I finally told him this is bullshit. You either write or you don't and collecting all the writerly quotes about writing is not going to get the book written. I had begun to make gentle fun of him before that but finally came out bluntly and told him the Deal. I also put him onto Julia Cameron so we'll all be hearing a lot from her in months to come.

He was speaking Fatlish in that one book to be written some day and the tiny notes he was taking now.

I was speaking thinian because it was mildly flirtatious. He is exactly the man I could go out with a couple of times. He'd be dazzled by me and I'd finally admit to being underwhelmed by him. This is not to say not a fine man for Zelda II. Their passions are matched by being artistic, but his are literary and hers are in dance. No Trivial Pursuit involved.

To recognize someone I could date is Thinian in incomplete translation. To recognize our final incompatability is a complete translation.

Interstingly, I had a similar conversation with my childhood friend this weekend. He was comparing opera stars and operas and I don't know whatall when he turned the subject to how he disliked Beethoven in his 20's and came to revere him in his 30's while still disliking Wagner and Strauss, until he came to love them in his 40's. "Isn't that weird?" he asked. "Not at all," I answered. "We have to grow into some things. I couldn't make heads or tails of Emily Dickinson in my 20's. When I read her ten years later, it was, like, of course! this makes perfect sense."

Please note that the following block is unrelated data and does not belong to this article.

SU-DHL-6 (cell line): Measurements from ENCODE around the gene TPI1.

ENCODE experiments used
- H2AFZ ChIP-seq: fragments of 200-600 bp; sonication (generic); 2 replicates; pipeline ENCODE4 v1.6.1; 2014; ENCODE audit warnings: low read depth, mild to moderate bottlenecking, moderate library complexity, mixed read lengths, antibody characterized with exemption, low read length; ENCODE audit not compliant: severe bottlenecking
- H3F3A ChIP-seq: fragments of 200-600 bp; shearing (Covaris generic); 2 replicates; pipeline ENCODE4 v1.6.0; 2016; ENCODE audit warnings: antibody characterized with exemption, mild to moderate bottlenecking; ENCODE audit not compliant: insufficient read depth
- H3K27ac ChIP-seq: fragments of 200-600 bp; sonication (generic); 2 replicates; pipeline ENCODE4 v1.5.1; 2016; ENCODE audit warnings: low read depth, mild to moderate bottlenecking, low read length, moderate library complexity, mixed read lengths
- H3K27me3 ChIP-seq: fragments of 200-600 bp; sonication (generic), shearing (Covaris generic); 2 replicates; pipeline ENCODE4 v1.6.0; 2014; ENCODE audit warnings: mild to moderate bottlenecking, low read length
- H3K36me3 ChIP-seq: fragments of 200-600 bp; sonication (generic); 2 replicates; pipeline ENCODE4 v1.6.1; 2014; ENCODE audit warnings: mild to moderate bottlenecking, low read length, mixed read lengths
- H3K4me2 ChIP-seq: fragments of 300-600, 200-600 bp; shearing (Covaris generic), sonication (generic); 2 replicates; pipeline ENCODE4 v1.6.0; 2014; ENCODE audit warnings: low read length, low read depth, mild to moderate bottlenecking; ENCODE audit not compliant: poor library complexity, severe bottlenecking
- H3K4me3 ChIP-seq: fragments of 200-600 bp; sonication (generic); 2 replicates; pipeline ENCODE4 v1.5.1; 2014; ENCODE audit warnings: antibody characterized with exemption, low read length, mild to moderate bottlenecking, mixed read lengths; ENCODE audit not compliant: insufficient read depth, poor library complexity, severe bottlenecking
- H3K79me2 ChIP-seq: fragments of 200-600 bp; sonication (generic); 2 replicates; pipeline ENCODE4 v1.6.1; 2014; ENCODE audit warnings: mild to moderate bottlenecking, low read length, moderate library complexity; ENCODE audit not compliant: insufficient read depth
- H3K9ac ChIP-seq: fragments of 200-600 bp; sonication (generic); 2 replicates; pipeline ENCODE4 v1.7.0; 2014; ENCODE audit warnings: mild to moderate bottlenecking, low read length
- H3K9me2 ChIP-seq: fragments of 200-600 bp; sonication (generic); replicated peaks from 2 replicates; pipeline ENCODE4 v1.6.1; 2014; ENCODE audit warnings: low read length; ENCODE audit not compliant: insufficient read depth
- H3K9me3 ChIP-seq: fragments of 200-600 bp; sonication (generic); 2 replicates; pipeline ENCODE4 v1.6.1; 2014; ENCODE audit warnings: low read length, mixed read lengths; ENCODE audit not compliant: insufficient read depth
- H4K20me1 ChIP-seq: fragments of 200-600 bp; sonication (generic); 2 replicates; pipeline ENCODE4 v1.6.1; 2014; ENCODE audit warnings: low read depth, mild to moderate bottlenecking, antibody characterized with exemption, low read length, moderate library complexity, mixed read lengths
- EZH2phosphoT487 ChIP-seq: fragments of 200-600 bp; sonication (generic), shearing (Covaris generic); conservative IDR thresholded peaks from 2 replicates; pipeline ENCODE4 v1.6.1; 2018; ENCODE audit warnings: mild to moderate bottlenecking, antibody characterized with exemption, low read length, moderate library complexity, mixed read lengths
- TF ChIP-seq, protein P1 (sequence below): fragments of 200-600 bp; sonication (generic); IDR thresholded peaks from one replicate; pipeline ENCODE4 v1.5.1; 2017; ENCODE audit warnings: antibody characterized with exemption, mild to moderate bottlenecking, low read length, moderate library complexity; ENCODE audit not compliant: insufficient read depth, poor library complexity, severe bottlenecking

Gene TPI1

Then he had to admit how little he reads. The conversation was, almost, a tie.

That flirting thing has to be sorted out from Fatlish joking-so-you'll-forgive-me and Thinian take-or-leave-it. I saw it a day or two later when I stopped into a local pet store to buy yet another ball for the tag team of loose-jawed Labs who keep losing Daisy's. "You want balls?" Zelwood II said. "I got balls. You want big balls or little balls?" "I want big balls, Zelwood, you know that. Big firm balls with a lot of bounce."

It's a constant joke, almost a schtick. It means nothing. He bagged up the balls and said, "Good to see you, young sexy lady" and I thought, Heh! I pulled off another heist. It was "young" that made it a Thinian heist for me. I laughed and thanked him, which is the Thinian response to such banter.

The last important Thinian experience in that week is somthing you'll have to wait to read between hard covers. It was confrontational and violent and I reacted in kind without one whit of regret. It made me realize, when my sponsor and I discussed it, what protecting a child means and how little I was protected and how little I protect that kid still in me.

You know: that Fat kid who dreamed over Jane Eyre and a box of grape popcycles?

Wednesday, August 22, 2007

Thinian & Fatlish, Part I

There's been a lot of blog-talk about how to talk Thin & how to stop talking Fat. The concern has applied to dating, & it's applied to life. So I'll take a stab at the subject in that order.